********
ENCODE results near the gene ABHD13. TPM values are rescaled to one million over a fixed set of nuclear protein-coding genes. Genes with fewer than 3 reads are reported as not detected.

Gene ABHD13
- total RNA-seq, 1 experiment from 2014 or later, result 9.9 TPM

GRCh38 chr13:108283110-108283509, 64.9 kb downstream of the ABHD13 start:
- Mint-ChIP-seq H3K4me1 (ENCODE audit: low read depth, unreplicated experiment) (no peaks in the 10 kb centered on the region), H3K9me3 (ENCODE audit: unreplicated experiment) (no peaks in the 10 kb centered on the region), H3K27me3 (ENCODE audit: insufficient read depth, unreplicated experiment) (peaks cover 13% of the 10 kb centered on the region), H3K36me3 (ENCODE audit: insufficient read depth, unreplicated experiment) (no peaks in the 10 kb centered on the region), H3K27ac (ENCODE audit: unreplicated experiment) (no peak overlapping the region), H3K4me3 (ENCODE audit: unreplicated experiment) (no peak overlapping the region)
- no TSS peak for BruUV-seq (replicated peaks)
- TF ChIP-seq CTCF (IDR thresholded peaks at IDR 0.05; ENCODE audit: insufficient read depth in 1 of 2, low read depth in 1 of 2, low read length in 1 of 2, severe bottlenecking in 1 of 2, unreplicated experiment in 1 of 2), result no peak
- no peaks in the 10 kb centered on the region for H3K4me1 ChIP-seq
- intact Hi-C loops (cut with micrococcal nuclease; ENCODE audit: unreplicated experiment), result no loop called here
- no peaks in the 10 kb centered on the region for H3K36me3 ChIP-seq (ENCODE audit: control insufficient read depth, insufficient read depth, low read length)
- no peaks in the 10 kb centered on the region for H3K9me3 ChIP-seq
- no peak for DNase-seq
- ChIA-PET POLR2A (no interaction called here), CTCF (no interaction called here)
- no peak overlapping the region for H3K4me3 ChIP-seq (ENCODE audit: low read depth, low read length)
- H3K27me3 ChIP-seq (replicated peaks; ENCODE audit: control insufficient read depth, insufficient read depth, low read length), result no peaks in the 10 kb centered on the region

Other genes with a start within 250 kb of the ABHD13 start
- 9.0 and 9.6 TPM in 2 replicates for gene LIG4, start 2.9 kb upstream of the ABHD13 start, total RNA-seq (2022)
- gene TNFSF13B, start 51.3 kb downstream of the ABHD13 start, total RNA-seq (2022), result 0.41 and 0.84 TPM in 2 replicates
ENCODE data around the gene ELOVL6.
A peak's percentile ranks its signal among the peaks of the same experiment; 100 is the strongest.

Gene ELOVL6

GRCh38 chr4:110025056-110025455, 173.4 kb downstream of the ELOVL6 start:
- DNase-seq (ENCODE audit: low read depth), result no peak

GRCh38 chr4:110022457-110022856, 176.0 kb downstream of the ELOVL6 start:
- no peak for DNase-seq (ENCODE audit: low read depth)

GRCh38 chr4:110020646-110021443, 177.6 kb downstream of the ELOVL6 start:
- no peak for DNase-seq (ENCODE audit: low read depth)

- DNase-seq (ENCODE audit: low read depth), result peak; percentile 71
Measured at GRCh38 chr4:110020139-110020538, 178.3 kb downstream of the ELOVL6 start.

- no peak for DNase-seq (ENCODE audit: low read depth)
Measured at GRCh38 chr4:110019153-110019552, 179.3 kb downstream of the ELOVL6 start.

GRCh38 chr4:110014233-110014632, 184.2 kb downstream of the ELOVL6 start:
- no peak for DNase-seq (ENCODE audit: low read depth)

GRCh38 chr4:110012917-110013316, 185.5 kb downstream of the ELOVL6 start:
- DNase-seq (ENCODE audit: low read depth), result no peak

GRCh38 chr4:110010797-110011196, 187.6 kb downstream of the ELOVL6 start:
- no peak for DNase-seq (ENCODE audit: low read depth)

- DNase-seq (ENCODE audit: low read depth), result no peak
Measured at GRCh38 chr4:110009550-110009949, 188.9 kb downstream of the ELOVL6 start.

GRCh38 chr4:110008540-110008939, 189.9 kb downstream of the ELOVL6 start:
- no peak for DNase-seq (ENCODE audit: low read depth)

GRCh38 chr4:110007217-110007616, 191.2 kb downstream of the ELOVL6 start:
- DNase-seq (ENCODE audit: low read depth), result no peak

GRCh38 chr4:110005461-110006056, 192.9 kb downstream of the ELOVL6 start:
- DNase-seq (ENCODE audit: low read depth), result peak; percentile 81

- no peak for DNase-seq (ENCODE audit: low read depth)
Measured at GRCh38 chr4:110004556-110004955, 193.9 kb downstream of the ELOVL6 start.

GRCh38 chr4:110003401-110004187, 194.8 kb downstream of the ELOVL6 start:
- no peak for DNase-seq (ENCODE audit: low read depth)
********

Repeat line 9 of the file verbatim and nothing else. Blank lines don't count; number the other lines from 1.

- intact Hi-C loops (cut with micrococcal nuclease; ENCODE audit: unreplicated experiment), result no loop called here